NEWS-SENTINEL EDITORIAL: Declaration of Independence worth saluting, remembering
Thursday we celebrated America’s independence with cookouts, fireworks displays and a day off from work. But amid our celebrations with family and friends, it’s worthwhile to reflect upon the meaning of the day and the words of promise in the Declaration of Independence, which was adopted by the Second Continental Congress on July 4, 1776.
The 13 American colonies had already been at war with Great Britain for more than a year when Congress voted on July 2, 1776 to declare independence. Two days later, on July 4, Congress adopted the official Declaration of Independence authored by Thomas Jefferson with amendments by John Adams and Benjamin Franklin. In August, a clean copy of the Declaration was signed by John Hancock, president of the Continental Congress, and the other members, giving rise to the birth of a nation and the Independence Day holiday we celebrate today.
The vast majority of the text of The Declaration of Independence is devoted to listing the grievances against King George III. He had taxed the colonies without their consent, dissolved their governing bodies, plundered their ships, placed unwanted British troops among them and blocked immigration and trade beneficial to the colonies, Jefferson wrote. In all, there were more than 25 grievances listed in the Declaration, and no doubt they were important in rallying public support for the independence movement.
But while the grievances made a strong case for independence, it is the first few sentences for which the Declaration of Independence is best known:
“When in the Course of human events it becomes necessary for one people to dissolve the political bands which have connected them with another and to assume among the powers of the earth, the separate and equal station to which the Laws of Nature and of Nature’s God entitle them, a decent respect to the opinions of mankind requires that they should declare the causes which impel them to the separation.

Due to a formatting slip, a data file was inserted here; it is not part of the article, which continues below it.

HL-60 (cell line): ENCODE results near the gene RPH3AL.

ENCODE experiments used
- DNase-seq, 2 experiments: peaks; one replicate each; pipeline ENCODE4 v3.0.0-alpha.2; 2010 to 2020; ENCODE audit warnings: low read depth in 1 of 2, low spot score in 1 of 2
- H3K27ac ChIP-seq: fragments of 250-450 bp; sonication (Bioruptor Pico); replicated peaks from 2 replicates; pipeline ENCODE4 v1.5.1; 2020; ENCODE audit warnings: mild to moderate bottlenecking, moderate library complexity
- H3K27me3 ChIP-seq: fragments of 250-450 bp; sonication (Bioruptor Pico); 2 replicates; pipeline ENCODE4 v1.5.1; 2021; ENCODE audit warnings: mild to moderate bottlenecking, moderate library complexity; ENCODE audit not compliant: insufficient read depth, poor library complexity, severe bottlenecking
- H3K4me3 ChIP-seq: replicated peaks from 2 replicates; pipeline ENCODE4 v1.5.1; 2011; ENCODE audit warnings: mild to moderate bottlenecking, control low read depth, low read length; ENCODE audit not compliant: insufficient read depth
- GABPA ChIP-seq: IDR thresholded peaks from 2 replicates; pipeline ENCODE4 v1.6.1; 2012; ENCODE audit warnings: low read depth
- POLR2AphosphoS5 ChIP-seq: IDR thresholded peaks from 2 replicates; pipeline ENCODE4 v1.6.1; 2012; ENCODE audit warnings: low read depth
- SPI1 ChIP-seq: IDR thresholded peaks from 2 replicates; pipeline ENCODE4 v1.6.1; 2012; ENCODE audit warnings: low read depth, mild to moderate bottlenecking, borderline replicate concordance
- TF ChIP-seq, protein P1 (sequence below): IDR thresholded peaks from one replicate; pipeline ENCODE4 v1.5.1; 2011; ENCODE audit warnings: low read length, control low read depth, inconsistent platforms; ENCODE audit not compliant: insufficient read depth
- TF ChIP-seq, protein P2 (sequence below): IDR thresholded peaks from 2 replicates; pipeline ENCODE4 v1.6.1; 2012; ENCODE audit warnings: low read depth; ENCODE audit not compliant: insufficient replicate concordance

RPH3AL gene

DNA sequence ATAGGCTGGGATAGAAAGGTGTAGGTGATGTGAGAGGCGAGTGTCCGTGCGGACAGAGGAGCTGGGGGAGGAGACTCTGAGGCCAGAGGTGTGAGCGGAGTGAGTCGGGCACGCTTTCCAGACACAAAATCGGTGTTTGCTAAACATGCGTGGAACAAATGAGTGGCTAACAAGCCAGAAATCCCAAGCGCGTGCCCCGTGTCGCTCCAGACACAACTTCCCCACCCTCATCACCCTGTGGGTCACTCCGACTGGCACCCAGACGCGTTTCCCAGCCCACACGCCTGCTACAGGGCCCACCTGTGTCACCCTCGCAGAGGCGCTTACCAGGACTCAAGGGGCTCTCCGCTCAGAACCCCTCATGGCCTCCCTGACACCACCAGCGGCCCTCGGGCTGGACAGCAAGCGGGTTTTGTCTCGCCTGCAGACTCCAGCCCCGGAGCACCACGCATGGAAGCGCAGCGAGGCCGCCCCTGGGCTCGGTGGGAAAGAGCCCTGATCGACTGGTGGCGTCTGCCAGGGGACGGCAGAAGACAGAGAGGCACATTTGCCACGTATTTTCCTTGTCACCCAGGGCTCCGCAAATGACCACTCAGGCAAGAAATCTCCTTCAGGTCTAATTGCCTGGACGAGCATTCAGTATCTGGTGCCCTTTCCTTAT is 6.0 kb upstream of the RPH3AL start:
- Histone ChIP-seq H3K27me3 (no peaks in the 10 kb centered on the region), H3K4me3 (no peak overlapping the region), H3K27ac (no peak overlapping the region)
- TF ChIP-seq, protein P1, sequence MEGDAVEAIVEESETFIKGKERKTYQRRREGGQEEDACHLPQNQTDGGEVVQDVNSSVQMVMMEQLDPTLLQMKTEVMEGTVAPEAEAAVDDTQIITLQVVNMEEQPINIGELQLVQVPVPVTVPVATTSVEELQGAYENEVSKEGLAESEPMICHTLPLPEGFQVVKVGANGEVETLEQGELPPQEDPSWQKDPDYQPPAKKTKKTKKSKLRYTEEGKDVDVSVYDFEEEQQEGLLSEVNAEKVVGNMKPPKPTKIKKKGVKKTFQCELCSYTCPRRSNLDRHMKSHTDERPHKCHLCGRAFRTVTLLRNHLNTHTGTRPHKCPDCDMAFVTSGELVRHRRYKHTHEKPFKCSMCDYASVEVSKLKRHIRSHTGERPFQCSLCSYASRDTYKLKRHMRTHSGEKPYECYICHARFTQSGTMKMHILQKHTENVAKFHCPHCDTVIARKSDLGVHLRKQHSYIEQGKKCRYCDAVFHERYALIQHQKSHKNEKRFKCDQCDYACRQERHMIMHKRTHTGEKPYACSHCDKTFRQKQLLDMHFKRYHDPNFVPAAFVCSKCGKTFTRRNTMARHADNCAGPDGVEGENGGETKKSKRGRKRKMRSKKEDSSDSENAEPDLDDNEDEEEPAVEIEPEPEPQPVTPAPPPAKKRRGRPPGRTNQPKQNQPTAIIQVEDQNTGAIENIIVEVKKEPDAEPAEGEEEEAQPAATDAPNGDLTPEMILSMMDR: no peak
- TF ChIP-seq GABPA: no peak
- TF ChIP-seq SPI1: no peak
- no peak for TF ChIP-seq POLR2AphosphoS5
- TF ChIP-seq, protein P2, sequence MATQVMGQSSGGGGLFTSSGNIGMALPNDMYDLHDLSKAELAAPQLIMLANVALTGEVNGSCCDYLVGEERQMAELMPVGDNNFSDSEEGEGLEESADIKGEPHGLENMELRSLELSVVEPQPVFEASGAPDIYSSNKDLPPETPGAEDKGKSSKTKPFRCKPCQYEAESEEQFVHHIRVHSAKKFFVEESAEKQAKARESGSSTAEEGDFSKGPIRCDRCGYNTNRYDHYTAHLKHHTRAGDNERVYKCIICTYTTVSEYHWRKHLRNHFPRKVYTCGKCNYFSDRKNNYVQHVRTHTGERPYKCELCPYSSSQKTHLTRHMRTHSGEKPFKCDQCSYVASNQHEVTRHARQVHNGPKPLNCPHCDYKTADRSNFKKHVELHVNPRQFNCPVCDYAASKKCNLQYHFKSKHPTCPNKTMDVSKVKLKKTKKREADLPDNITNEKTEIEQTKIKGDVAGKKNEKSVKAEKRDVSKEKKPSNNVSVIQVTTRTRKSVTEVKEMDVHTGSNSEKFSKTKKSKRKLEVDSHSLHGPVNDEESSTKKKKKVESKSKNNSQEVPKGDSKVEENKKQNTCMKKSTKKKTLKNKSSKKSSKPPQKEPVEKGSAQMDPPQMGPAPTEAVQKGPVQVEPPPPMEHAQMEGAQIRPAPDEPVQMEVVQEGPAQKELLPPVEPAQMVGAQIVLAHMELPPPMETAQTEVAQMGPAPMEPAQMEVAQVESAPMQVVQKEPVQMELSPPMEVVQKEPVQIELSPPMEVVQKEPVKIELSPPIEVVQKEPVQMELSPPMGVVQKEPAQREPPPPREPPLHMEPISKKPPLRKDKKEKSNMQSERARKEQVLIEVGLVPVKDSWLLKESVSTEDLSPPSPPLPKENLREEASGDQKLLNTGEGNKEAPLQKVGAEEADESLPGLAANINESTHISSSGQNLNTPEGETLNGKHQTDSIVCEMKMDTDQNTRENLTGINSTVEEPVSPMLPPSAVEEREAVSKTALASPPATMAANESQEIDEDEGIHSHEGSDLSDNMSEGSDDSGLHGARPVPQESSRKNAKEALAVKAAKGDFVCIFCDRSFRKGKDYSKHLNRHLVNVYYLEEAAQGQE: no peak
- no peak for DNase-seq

“We hold these truths to be self-evident, that all men are created equal, that they are endowed by their Creator with certain unalienable Rights, that among these are Life, Liberty and the pursuit of Happiness.”
With those words, the Declaration of Independence established the foundation upon which the world’s greatest democracy – a beacon of freedom and hope for all – was built.
It’s unlikely the men who gathered in Philadelphia that summer could have anticipated what the nation they were creating would become. They were simply standing for what they believed to be right – independence, freedom and the equality of man. But John Adams understood the importance of what happened that summer.
“I am apt to believe that it will be celebrated by succeeding generations as the great anniversary festival,” Adams wrote to his wife, Abigail, of Congress’ decision to declare independence. “It ought to be commemorated as the day of deliverance, by solemn acts of devotion to God Almighty. It ought to be solemnized with pomp and parade, with shows, games, sports, guns, bells, bonfires, and illuminations, from one end of this continent to the other, from this time forward forever more.”
Some 242 years later, their work stands the test of time and serves as a bridge over the partisan chasms that often divide us today. Life, liberty and the pursuit of happiness are common goals worthy of defending and saluting on Independence Day.